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Festivity - Japanese New Year
The Japanese celebrate New Year's Day is on January 1 each year. Before 1873, the Japanese New Year (shogatsu or oshogatsu) was based on the Chinese lunisolar calendar and celebrated at the beginning of spring.

However, in 1873, Japan adopted the Gregorian calendar and the first day of January is the official New Year's Day in modern Japan. It is considered by most Japanese to be one of the most important annual festivals. People eat a special selection of dishes during the New Year celebration called osechi-ryori popularly called to osechi.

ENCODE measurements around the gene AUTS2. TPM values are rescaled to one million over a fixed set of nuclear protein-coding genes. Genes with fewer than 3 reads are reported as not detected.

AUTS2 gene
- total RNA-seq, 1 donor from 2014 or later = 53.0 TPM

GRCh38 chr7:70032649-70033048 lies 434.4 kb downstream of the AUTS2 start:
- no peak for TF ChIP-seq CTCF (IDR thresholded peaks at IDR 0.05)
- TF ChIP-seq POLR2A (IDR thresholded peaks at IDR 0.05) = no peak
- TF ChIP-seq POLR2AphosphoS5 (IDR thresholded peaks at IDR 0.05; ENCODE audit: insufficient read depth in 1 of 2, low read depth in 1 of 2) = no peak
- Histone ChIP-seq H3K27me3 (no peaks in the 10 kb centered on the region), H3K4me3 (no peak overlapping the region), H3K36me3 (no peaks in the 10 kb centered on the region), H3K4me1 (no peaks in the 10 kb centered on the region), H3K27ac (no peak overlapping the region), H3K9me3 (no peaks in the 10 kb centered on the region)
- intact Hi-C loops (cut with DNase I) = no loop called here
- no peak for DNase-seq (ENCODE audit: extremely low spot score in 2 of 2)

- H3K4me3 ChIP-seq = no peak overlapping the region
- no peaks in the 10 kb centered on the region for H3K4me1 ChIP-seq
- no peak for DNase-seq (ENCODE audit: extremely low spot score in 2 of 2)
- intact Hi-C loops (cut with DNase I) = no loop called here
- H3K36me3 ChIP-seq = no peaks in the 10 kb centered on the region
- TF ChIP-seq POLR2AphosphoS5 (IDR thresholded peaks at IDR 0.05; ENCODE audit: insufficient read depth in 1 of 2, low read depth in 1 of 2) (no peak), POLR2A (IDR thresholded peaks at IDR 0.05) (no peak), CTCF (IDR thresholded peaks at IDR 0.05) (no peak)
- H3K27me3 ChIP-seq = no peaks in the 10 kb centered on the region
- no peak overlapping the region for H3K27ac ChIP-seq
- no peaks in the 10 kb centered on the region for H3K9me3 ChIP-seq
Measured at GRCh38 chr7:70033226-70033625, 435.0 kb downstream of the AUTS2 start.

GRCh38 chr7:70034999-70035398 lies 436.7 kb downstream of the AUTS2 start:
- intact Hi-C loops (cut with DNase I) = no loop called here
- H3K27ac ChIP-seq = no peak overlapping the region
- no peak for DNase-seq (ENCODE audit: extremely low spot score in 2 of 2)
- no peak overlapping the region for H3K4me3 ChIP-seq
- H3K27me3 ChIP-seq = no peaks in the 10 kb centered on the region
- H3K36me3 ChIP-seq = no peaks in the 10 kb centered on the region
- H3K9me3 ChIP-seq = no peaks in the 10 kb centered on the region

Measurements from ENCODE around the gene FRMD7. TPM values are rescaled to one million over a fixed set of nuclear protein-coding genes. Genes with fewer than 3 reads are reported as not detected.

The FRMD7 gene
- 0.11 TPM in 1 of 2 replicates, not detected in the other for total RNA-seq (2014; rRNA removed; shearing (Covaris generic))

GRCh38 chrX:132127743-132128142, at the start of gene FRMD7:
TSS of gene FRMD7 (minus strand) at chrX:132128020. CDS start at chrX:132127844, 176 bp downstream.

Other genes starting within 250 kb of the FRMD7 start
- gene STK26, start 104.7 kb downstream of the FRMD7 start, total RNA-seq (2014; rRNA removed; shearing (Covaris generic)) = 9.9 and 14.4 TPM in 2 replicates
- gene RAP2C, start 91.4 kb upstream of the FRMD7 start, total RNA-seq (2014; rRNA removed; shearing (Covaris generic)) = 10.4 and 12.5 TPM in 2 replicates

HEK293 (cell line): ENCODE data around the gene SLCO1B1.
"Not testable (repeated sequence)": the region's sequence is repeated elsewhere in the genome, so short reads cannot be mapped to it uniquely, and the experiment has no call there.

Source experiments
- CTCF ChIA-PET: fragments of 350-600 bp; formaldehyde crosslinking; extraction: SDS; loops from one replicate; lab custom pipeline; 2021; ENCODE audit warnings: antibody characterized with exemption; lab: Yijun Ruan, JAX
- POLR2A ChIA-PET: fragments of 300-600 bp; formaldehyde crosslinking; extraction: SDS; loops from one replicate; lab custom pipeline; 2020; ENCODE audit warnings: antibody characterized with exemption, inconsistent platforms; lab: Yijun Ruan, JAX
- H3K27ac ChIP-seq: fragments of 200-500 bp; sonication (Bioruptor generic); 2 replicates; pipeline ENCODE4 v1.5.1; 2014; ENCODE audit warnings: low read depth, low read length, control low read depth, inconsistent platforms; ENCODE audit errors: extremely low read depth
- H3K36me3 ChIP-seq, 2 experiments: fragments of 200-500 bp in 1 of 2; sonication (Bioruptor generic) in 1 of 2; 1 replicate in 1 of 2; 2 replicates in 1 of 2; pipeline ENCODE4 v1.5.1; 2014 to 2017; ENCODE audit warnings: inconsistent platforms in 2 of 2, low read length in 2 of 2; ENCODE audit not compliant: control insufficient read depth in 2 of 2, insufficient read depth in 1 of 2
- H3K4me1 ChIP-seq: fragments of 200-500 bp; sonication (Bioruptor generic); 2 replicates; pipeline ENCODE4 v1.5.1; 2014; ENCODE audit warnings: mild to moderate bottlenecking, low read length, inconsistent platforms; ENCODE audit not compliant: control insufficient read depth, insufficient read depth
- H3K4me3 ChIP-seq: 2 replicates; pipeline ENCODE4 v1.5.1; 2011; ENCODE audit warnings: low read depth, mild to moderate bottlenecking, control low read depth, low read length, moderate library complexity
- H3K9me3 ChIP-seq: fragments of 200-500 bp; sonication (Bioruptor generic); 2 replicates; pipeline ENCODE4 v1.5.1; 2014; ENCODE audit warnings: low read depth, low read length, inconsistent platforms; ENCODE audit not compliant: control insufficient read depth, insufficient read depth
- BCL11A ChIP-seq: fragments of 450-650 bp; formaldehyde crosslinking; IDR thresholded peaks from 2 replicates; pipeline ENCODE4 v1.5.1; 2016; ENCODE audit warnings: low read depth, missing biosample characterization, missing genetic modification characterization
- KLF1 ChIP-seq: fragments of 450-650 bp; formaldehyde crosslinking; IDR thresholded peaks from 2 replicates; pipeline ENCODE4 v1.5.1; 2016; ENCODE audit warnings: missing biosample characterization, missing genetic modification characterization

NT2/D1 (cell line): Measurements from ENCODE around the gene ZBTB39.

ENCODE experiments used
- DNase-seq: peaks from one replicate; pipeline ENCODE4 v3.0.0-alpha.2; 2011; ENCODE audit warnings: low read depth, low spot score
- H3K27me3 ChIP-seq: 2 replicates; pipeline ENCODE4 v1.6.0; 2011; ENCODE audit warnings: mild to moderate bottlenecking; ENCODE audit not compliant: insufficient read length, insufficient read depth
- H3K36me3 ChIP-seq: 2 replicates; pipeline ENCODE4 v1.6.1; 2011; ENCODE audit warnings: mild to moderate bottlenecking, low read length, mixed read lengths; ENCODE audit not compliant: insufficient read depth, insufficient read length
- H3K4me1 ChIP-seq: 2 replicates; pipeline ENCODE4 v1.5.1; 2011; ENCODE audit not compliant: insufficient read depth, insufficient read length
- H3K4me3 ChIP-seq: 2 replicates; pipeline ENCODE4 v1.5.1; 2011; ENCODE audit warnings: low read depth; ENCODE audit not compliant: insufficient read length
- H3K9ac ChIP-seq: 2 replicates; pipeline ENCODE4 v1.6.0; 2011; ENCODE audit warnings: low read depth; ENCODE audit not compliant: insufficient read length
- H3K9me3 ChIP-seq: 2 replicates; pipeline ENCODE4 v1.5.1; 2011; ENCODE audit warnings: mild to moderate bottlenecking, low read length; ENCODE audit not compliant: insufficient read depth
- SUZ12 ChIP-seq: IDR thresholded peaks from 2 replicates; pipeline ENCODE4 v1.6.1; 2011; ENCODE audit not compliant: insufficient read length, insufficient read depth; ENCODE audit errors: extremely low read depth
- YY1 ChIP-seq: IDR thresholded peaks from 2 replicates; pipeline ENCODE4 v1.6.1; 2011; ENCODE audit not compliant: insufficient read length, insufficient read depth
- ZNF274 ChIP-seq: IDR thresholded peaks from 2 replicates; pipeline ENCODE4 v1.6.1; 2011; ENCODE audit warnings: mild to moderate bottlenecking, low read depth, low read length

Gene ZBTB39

Most businesses shut down from January 1 to January 3, and families typically gather to spend the days together. It is a day of Cleaning up Minds, Homes, Debts and Spirits.

Although Christmas cards exist in Japan, most people send traditional New Year's postcards called Nengajyo, to friends, relatives and business associates. People are happy to receive and read those nengajyo on New Year's Day. Japanese post offices accept New Year's cards from mid-December, and they deliver them on New Year Day. Prepaid New Year's postcards with lottery numbers are now getting popular.

Read more…..>>>>> Islamic New Year
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